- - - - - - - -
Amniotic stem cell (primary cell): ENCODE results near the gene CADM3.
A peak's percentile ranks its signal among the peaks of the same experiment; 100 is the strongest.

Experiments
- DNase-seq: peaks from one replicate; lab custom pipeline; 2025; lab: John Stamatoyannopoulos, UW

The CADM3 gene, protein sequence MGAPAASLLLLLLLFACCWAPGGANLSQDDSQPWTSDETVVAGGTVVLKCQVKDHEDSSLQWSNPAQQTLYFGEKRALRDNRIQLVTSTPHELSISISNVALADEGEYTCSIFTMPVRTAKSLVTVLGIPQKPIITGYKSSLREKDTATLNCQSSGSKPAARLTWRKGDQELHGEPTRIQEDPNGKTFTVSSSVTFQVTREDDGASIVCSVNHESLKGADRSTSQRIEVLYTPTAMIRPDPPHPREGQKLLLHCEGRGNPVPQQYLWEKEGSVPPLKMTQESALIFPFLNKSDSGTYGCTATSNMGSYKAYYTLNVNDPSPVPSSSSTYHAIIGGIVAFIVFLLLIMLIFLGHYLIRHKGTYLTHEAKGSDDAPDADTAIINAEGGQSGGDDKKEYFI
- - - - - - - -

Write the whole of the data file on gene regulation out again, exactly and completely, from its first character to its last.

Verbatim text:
Amniotic stem cell (primary cell): ENCODE results near the gene CADM3.
A peak's percentile ranks its signal among the peaks of the same experiment; 100 is the strongest.

Experiments
- DNase-seq: peaks from one replicate; lab custom pipeline; 2025; lab: John Stamatoyannopoulos, UW

The CADM3 gene, protein sequence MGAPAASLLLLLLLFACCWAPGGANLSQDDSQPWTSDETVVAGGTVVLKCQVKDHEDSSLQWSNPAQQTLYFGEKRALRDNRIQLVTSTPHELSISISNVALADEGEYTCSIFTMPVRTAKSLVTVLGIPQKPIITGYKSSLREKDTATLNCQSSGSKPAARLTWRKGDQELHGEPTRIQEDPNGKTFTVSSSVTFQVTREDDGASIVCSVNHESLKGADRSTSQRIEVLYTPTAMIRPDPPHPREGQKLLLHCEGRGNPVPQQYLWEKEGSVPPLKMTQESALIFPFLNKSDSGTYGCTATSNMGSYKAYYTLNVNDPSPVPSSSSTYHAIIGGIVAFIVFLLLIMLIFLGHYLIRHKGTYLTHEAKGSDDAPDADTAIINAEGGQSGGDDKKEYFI